Secondly, people who’ve had vasectomies are typically at a happier stage of their sex life, which may lead to improved sexual attraction and satisfaction.

If you have ED symptoms, contact a medical professional for guidance regarding possible ED cures and treatment.

4. Vasectomies Cause Prostate Cancer and Testicular Cancer

There are some concerns regarding vasectomies in causing certain types of cancers, particularly testicular and prostate cancer.

And while there have been a few small studies that have seen a statistically significant link, they have methodological limitations and are typically outdated. As of 2022, there’s no direct evidence that suggests that vasectomies can cause cancer.

The risk factors of the cancers above typically include a family history of the cancer, age, body size, and race. If you’re over 50, it’s important to get annual check-ups to ensure that you’re not carrying any cancerous cells.

5. Vasectomies Are Painful

It’s natural to feel nervous at the thought of undergoing a surgical process—especially one concerning your sexual organs.

But vasectomies are fairly non-invasive, and even for the types that are, they’re often administered with numbing anesthesia that can turn major pain into mild pain.

There are two types of vasectomies, a no-scalpel vasectomy and one that requires incision. The no-scalpel variant is much more prevalent nowadays thanks to its shorter recovery time of less than a week.

It’s only during recovery that people feel the most pain. Side effects of the surgery include:

  • Swelling
  • Blood in semen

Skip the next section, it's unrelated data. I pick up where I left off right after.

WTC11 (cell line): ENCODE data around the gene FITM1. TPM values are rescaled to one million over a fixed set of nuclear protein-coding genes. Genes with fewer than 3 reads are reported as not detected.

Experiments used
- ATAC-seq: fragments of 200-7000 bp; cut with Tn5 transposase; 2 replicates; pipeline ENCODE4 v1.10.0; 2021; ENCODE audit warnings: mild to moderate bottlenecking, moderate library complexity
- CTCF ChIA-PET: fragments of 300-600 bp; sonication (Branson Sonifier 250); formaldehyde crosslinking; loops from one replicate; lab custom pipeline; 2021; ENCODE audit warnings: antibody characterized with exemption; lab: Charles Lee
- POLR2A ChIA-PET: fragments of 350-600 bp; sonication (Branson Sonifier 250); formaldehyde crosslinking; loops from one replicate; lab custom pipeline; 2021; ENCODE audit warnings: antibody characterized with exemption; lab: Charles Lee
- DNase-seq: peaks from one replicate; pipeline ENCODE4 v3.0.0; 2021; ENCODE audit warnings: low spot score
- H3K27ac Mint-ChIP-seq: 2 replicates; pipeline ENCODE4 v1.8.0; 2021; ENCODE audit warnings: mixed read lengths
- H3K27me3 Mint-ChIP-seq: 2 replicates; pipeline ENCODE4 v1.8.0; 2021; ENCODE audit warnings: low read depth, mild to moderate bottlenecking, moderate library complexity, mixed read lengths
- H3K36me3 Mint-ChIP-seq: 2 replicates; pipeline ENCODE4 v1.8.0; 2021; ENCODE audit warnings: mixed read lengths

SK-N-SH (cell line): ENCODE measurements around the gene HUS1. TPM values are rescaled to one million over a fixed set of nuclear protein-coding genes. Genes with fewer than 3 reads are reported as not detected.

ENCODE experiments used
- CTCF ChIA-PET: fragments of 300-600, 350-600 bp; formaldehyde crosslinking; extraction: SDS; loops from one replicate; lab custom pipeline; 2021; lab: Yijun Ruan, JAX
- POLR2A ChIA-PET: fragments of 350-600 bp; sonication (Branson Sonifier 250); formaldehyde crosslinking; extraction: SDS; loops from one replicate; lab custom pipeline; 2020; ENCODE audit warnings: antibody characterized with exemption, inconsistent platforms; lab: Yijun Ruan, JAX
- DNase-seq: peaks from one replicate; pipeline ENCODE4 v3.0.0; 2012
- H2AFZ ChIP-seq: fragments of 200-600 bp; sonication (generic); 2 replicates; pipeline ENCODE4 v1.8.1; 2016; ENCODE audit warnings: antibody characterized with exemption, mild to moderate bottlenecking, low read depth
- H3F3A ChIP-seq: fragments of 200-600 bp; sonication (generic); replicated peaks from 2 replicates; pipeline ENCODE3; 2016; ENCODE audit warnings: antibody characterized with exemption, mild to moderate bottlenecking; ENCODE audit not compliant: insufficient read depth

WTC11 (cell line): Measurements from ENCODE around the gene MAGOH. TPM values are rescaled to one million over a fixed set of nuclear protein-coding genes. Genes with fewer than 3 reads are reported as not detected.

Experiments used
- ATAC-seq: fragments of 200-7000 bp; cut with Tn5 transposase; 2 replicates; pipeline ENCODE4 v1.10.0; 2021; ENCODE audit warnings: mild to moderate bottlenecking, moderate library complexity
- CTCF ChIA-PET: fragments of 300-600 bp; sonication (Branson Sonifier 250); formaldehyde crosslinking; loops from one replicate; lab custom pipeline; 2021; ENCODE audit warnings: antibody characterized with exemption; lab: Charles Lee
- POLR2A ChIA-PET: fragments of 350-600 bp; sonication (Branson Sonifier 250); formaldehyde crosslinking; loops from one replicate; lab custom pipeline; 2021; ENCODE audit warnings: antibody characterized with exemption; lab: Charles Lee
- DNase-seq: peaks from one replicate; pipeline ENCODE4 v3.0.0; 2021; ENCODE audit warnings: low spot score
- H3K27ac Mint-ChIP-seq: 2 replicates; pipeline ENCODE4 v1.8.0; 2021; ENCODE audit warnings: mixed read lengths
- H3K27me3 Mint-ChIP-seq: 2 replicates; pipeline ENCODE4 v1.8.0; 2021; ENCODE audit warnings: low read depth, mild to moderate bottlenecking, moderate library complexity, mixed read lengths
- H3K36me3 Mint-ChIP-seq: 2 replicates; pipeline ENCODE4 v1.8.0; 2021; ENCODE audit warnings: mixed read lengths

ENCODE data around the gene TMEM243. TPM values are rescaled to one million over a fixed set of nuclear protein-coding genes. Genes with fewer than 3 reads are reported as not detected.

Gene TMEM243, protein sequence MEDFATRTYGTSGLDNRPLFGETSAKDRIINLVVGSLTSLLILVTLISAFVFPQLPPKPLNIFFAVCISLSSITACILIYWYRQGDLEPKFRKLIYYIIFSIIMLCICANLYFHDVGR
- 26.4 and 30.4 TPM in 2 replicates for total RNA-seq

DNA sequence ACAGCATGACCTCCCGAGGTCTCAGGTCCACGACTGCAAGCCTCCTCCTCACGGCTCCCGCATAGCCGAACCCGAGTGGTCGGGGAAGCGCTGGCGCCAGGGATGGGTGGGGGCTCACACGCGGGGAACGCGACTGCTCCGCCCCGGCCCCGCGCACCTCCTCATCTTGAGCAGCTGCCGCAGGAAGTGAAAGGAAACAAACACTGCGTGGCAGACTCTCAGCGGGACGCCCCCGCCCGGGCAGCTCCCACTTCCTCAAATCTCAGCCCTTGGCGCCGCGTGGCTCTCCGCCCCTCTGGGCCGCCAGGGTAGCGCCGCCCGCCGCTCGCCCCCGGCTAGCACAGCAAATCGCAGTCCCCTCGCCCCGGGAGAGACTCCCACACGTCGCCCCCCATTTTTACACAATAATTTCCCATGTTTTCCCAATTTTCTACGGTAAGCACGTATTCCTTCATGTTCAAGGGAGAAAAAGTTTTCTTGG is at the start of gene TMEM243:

• Mild discomfort
  • Pain after sex
  • Bruised scrotum

Typically, these side effects fade away in less than a week.

As for the surgical procedure itself, it typically takes less than 30 minutes. It involves an instrument that’s inserted into your scrotal sac—facilitating the tube cut but leaving no major scarring in your scrotum.

Following the procedure, there’ll be little anatomical differences in your sexual organs, and there certainly won’t be any long-lasting pain that’ll affect your sex life.

6. Vasectomies Are Irreversible

The idea of snipping away a penile tube may seem like a permanent, one-and-done deal. However, there are reversible treatments to help men regain their fertility. And in over 90% of cases, these vasectomy reversals can actually be effective.

A reversal typically involves reattaching the cut segments of the vas deferens through surgical procedures. This procedure tends to be more effective if done within 10 years of the vasectomy, but it can also be successful for older cases.

Get The Treatment You Need at Orlando, Florida’s Top Male Medical Facility

Get The Treatment You Need at Orlando Florida’s Top Male Medical Facility

Vasectomies are an effective male sterilization procedure that can help in preventing pregnancy during sexual activity. However, this procedure, as with many other sexual topics, is often fraught with misinformation.

If you’re seeking help regarding your sexual health, the medical professionals at Premier Men’s Medical Center can help. We offer ED treatment, medical weight loss, adrenal fatigue, and customized healthy living programs to our patients in need.

Schedule an appointment with us today, your initial consultation and first treatment are completely free.